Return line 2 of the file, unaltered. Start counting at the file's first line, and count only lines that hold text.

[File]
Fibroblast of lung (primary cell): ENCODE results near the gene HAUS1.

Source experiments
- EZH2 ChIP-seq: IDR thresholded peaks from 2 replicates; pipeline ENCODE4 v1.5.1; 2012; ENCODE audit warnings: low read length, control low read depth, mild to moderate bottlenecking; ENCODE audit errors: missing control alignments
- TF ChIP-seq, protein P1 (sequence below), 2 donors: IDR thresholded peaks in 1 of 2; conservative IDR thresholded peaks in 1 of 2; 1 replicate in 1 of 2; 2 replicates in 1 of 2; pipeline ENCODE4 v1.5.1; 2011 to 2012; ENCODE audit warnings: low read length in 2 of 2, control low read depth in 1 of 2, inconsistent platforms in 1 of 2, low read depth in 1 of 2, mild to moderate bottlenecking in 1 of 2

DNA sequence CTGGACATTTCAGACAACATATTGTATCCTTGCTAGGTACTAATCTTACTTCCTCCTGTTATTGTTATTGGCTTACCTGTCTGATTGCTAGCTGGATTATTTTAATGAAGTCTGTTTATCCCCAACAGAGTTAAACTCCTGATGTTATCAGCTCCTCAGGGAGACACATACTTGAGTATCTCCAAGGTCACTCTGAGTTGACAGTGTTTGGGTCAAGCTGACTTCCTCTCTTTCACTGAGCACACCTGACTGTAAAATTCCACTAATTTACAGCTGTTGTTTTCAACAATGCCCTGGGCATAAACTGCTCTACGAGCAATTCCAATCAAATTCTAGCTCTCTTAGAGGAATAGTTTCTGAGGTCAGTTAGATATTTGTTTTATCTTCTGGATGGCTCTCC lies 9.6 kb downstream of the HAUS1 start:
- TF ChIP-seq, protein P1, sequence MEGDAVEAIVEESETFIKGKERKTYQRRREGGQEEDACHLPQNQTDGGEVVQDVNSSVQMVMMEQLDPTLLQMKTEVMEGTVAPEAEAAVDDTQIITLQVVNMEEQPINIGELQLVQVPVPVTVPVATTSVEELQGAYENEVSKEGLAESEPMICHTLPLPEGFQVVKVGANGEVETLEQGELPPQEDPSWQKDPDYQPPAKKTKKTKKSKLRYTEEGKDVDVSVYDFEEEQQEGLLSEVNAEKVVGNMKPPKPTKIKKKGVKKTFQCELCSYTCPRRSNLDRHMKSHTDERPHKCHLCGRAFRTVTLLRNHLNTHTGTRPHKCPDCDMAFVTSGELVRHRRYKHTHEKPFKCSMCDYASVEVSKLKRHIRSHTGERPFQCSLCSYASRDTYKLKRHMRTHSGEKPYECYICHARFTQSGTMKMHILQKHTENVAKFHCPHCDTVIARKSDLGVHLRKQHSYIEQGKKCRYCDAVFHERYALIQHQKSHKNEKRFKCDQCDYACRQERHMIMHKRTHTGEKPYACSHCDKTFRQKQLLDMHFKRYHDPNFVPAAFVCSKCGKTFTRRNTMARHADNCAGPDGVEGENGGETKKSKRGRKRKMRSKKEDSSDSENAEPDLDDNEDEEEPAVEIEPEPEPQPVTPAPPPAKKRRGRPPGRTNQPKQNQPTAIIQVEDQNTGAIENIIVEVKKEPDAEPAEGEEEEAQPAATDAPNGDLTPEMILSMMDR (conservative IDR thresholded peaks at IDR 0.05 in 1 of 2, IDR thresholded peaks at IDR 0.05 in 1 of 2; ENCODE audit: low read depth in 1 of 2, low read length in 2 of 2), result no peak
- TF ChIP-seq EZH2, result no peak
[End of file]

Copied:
Source experiments